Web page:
I'm with the commenter above. Here's my bet: Novak's getting some huge favours from Rove (or else Rove is calling in a mess of old favours) in exchange for colluding with Rove on a pretty thin cover story. Sure seems like Novak's more or less untouchable at this point in the investigation, else they'd be burning that fucker down, no? So he provides a perfect cover for Baby Karl to misdirect however he'd like.
Oh, it's so much fun (semi-)idly speculating.
While you're over at MeFi, have a look at this priceless thread from Dunvegan. The current buzz (I heard about this from Juan Cole but the MeFi thread is a great distillation of much info, primarily from the increasingly-RAWesome AmericaBlog) is that the Bush administration's mostly-overlooked outing of a British undercover intelligence asset formerly infiltrating Al Qaeda might have had direct bearing on the recent London bombings. That this is coming out at the same time as the Rove skullduggery isn't just poetic justice - it's the mainstream media finally paying attention (God willing!) to a pattern of political abuse that's gone on, with widespread tacit approval from both press and voters, for several years now.
OK either you know this, pretend not to, or don't care, and in any of those three cases there's no point in me prattling on further today about this. Who's with me on Harry Potter in Harvard Square tonight?! I'll be the balding guy with the flask of Beam.
[More cool shit: vidcaps!!]
Try not to drool all over yourself, binky. But ohmygosh is that ever sexy.
Oh man, some days I just hate humanity.
Among right-wing bloggers the Unbelievable and Yet Somehow Real Meme of the Day is - as near as I can understand this amazing gibberish - that since Joseph Wilson isn't a Republican hack, Karl Rove's quite-possibly-treasonous behaviour is not only justified but worthy of reward. (Indeed I just watched a Fox News editorial in which the faux-journalist claimed Rove deserves a medal - it wasn't clear why, but when you're making up stuff like that it needn't make sense, it need only sound good.)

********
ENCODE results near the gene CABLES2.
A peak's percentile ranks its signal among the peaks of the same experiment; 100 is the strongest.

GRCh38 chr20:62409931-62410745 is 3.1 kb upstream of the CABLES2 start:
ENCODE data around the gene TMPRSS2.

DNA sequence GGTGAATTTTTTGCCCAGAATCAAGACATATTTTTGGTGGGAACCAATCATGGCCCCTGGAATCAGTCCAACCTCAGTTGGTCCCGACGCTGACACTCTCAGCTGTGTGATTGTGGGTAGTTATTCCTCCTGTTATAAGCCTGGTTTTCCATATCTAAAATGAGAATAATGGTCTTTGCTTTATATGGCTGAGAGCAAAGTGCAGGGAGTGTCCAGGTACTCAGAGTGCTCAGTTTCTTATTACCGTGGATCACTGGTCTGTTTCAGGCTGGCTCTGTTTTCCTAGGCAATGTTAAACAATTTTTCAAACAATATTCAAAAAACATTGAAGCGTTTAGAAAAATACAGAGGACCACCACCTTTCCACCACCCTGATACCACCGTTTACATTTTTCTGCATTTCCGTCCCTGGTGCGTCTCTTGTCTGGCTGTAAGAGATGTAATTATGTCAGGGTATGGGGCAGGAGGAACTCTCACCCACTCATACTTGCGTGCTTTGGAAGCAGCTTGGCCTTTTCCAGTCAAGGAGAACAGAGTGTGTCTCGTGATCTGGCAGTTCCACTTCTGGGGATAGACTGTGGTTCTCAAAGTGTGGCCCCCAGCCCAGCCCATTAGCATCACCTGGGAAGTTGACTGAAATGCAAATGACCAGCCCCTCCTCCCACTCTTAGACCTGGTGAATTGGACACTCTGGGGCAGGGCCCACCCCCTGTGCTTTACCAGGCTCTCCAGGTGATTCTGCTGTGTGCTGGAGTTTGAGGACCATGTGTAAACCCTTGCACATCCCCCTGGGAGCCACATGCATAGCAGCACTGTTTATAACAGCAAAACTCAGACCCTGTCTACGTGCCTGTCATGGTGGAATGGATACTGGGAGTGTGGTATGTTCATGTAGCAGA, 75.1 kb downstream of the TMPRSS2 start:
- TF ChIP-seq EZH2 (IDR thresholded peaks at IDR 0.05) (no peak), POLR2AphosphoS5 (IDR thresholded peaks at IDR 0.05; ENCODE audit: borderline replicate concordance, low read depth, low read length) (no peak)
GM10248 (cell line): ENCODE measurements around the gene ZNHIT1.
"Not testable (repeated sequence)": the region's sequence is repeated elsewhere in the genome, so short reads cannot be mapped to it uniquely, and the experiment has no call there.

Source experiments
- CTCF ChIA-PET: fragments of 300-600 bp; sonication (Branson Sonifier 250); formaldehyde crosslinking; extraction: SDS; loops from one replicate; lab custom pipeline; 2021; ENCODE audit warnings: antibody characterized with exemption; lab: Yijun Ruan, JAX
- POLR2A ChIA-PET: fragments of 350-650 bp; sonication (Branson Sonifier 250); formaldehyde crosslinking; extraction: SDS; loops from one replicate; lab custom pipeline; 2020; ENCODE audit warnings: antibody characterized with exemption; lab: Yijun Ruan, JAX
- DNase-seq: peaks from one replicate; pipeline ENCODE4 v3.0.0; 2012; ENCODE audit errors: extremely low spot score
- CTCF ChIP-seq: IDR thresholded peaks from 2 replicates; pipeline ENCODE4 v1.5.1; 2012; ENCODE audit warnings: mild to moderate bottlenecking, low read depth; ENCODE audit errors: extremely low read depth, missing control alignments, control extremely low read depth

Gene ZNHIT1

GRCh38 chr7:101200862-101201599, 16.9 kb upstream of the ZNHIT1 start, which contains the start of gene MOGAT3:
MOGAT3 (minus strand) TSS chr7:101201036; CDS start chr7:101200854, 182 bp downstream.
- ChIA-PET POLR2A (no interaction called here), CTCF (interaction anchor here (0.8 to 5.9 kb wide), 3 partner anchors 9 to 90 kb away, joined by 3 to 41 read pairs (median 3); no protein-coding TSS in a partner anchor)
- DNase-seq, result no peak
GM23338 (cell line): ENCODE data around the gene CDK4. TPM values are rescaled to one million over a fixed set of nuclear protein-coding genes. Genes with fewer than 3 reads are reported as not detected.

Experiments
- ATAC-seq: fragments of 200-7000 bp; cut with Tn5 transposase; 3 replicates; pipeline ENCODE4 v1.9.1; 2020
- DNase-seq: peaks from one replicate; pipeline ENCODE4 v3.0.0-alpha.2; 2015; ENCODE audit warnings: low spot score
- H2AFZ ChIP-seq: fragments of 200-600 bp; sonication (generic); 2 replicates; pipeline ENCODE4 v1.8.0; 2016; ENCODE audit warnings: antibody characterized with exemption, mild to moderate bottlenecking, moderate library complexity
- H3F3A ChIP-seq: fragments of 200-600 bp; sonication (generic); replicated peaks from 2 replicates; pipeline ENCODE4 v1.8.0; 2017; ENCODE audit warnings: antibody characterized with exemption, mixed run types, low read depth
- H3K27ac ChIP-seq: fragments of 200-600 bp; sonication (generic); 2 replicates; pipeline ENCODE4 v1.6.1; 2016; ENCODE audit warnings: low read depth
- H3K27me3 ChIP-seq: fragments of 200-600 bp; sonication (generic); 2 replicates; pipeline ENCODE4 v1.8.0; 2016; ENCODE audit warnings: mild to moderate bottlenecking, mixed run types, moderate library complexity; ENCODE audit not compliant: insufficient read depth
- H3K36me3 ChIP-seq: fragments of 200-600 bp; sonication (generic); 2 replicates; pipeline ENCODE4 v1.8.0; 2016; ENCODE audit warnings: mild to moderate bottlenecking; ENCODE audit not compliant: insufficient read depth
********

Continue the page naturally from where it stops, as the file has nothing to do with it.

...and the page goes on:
OK, help me out here.
1) Joseph Wilson was dispatched to Africa by the administration, and both he and the two fact-finders who followed him confirmed that the Saddam-sought-uranium-from-Africa story was bullshit.
2) The administration went ahead and presented those lies as if they were true in the State of the Union address.
3) Wilson outed these liars.
4) Karl Rove leaked his wife's status as an undercover CIA operative to the press, as part of a 'pushback' operation against Wilson (it's character assassination and thuggery, but this is the language our So-Called Liberal Media uses, so let's ride that pony on out).
5) Wilson gets torn to pieces in the press in a coordinated attack from the GOP, through the always-friendly SCLM.
6) We go to war, some shit happens over in the Middle East, lots more lying and make-believe from the White House, blah blah blah. Millions pretend not to hear the torrent of bad news coming from Iraq. (Seriously: it's like believing in Bigfoot.)
And now we have people apologising for Rove and his nominal 'boss' - who, don't forget, was/is also being investigated for knowing about this possibly-treasonous act in advance and either doing nothing or sanctioning it. Are we in Wonderland, Oddworld, the Twilight Zone?